November offers a time for Remembrance.
It’s important we take time to reflect, and remember those who have died in the line of duty as well as those who continue to serve.
This is something we feel very strongly about at the Tinnitus Clinic where we treat many Service members who, due to the nature of the profession, have suffered some form of hearing problem.
I was not surprised to read a report from the Royal British Legion which found that one in four service members returning from conflicts complains of hearing loss and/or tinnitus.
Neither, sadly, did it surprise me to learn that 43 per cent said their hearing loss and/or tinnitus had a “significant effect” on their quality of life.
Hearing damage can occur because of a physical head injury or it could be an external noise – a bomb blast or using heavy machinery without ear protection for example.
But tinnitus among Service personnel and veterans is poorly understood, and it is likely many are unaware of the support available.
This is why we’ve been working hard to raise awareness of the support on offer from the Royal British Legion and the Veteran Hearing Fund (VHF).
A former Royal Marine Commando, Harris Tatakis, came to us recently for treatment through the VHF, becoming the first veteran in the UK to benefit from the new Levo® Therapy – a treatment we offer exclusively in the UK.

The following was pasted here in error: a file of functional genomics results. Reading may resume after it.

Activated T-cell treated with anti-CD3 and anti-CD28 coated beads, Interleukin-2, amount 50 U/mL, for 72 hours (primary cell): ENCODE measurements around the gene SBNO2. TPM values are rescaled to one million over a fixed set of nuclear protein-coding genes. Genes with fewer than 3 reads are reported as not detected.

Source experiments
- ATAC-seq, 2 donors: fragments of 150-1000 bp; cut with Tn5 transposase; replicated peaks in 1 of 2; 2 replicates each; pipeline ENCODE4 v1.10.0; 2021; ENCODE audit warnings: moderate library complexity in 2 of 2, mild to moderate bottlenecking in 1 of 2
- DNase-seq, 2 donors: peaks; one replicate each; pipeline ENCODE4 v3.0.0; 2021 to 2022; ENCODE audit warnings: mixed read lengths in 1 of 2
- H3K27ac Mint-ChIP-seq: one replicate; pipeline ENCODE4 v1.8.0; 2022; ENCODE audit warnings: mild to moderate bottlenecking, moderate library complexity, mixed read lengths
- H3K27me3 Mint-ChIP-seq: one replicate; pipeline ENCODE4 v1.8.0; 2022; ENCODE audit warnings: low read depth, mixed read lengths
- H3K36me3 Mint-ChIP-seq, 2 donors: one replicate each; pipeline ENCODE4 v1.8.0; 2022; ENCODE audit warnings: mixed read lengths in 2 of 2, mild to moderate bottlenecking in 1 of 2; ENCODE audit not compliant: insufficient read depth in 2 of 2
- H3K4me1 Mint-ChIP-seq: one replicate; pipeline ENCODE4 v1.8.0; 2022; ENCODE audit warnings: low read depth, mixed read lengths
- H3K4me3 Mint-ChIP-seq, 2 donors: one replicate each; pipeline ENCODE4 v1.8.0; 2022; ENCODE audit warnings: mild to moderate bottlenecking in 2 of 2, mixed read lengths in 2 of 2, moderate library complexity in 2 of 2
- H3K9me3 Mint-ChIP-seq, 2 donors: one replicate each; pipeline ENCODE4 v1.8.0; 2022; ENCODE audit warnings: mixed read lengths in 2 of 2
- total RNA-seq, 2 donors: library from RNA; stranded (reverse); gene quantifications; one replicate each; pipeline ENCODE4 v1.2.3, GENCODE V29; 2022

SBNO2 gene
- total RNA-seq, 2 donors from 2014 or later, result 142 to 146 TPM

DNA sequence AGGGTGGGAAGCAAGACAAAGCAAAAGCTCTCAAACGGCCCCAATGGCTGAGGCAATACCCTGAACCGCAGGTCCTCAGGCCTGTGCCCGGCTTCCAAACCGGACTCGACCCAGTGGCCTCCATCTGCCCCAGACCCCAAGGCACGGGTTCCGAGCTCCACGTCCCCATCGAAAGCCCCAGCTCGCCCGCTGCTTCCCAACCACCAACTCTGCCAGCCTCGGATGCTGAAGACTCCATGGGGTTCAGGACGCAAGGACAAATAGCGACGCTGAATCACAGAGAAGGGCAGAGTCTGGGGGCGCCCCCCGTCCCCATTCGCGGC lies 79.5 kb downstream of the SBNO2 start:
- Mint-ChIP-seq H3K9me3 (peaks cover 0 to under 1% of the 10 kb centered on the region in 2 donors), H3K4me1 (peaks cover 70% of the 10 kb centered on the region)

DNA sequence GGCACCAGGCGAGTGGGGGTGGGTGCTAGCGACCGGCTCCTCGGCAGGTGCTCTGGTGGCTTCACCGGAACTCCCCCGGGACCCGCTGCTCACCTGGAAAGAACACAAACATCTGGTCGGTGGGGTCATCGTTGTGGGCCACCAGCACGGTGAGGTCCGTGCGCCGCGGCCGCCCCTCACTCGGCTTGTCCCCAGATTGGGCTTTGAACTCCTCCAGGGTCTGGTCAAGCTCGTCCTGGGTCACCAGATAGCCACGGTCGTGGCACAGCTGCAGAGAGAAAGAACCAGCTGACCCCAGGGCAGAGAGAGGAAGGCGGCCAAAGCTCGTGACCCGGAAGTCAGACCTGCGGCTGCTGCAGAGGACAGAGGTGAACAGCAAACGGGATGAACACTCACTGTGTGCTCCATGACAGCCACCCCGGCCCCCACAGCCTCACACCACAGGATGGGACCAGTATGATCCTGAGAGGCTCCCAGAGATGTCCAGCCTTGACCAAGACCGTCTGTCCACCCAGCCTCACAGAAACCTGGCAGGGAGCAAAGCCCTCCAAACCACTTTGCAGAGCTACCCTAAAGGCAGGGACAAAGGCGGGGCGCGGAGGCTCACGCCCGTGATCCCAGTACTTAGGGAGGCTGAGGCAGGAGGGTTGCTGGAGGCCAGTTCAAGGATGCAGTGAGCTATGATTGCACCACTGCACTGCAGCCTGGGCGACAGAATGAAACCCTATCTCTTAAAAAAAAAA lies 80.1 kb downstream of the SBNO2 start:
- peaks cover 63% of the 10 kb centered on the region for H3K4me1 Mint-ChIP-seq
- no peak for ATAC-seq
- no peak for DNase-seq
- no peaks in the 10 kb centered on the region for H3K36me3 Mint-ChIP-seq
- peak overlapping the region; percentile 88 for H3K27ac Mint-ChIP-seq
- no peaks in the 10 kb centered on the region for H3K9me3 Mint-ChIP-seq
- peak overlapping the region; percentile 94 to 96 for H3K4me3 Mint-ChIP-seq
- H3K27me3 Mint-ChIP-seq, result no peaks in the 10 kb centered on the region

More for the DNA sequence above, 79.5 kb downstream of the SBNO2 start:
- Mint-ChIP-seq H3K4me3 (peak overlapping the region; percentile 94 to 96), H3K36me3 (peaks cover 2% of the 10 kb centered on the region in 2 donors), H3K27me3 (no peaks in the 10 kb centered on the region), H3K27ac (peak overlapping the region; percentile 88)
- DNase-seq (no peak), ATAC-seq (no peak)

Harris was on tour in Afghanistan when his Land Rover drove over an Improvised Explosive Device (IED). The blast shattered his left leg, shin and ankle, broke his right foot, ruptured both his eardrums, and caused brain damage.
But he describes his tinnitus as “the injury that’s affected me most”. He said: “Because tinnitus is an unseen injury, it doesn’t get the attention it warrants. There is not enough understanding of how life-limiting tinnitus can be.”
Harris started receiving a mixture of Tinnitus Desensitisation Therapy™ (TDT) and Levo® in January.
Levo works through an iPod to deliver a personalised sound that stimulates the hearing part of the brain while a patient is sleeping. It aims to teach the brain to ignore the hissing or buzzing and reduce its loudness and annoyance.
Happily, Harris says the treatment has reduced the intensity of his tinnitus a lot, allowing him to function a lot better.
As he points out: “People get told all the time there’s no cure and while that may well be true, there are treatments out there that can help make it much more manageable and easier to live with.”
The treatment Harris received was funded by the VHF, after he successfully applied for a Royal British Legion grant.
I hope Harris’ story reaches people, and shows that there IS support out there. The VHF enables the provision of vital equipment, treatment and courses, and there is assistance with the application process, too.
To find out more about the support and funding available from the VHF visit www.britishlegion.org.uk/get-support/finances/grants/veterans-medical-funds or call the Royal British Legion on 0808 802 8080.
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